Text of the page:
By now YouTube videos of people being packed into trains are well-viewed, and it is certainly an experience to try – though in general it is best to avoid. The truth is that you don’t need to particularly try to experience this, at one point or another it will just happen to you. If you happen to want to ride the Denentoshi Line early in the morning towards Shibuya, then you had better be prepared!
19. Get a Japanese "Gyaru" Makeover at Shibuya's Ganguro Café
The 90s subculture of ganguro girls is still alive and well in Shibuya, and even more so at the Ganguro Café. This café serves up delicious food treats and drinks, all served by ganguro girls.
This subculture took off before the turn of the millennium and features tanned skin and colorful makeup, which seems to take a long time to prepare. However, this isn’t just a café to get up close with ganguro girls, who can also get a full makeover for 6,500 yen to look like a ganguro girl.
20. Have a cup of coffee with a gorgeous little animal at one of Tokyo’s famous animal cafes
Animal cafes have really taken off in Japan, and that really comes as no surprise as what could possibly be better than a cup of coffee with a cute little animal.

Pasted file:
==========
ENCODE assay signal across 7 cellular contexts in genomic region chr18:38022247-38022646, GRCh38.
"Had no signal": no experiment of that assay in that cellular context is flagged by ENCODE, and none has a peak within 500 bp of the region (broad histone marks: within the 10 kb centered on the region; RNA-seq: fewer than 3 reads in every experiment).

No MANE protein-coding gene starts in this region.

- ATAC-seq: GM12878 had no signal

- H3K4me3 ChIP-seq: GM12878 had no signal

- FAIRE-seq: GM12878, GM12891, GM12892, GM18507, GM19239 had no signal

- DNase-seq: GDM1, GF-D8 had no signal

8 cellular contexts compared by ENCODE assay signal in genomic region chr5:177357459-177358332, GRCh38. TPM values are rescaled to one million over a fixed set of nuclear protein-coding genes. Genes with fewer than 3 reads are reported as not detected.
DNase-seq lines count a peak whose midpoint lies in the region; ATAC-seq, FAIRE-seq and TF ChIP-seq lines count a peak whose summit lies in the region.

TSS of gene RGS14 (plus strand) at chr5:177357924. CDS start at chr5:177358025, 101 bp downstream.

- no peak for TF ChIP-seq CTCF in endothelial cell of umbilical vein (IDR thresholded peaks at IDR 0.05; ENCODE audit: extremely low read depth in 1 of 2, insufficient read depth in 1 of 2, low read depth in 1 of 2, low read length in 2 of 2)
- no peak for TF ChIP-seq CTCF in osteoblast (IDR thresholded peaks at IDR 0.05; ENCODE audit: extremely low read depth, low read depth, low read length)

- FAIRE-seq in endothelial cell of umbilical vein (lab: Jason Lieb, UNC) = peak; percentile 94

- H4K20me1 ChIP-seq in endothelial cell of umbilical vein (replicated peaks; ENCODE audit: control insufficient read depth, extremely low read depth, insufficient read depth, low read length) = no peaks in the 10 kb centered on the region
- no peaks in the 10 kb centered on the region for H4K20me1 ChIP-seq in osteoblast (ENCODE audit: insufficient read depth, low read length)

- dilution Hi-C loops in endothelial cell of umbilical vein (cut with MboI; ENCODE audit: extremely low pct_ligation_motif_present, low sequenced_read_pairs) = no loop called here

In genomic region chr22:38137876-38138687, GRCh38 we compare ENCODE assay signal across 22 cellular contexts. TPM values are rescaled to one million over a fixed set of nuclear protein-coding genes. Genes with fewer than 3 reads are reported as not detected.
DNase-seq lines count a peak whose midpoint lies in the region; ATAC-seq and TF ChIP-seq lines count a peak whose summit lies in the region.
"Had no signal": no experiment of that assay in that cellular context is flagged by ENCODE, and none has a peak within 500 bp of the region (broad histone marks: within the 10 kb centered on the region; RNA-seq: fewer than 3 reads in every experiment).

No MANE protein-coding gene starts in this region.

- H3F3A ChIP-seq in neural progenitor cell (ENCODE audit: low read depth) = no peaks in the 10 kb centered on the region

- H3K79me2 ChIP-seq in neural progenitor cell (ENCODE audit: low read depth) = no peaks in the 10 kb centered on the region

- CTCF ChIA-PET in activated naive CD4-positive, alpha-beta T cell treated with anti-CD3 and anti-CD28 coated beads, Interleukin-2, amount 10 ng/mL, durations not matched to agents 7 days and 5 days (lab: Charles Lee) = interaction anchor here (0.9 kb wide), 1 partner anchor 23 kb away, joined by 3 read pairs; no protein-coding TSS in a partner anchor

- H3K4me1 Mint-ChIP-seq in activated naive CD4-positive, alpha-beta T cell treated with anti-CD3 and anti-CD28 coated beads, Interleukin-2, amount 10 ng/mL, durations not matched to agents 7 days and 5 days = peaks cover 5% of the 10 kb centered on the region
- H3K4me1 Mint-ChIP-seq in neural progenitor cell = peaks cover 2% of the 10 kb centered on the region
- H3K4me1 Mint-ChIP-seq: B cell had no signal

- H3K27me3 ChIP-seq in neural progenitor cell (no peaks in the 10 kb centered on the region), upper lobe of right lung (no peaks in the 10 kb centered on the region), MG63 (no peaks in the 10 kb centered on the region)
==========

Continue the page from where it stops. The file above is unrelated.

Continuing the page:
There are a variety of cafes around Tokyo, including owl and rabbit cafes, and in Shibuya you can try perhaps one of the most elegant cat cafes around - Cat Cafe MoCHA. Just remember you can’t take the cats home!
21. Take a lesson and become a true taiko drummer
Taiko drumming literally looks as fun as it appears! It is also quite the workout. Today taiko drum performers travel the world showing off their skills, and in Shibuya you can try it out for yourself and see for yourself what it takes to become a performer.
At TAIKO-LAB there are different kinds of classes just waiting for their future taiko drummer stars.
22. Discover a different (virtual) reality in Shibuya!
While walking Shibuya’s streets can feel like a different reality in itself, you can literally enter another reality at Tyffonium Shibuya! At this ground-breaking venue you can experience two kinds of virtual reality, the ‘corridor’ which is a 30 minute horror attraction that costs 2,400 yen (tax included) and ‘fluctus’, a 20 minute fantasy world where you travel by ship (2,000 yen).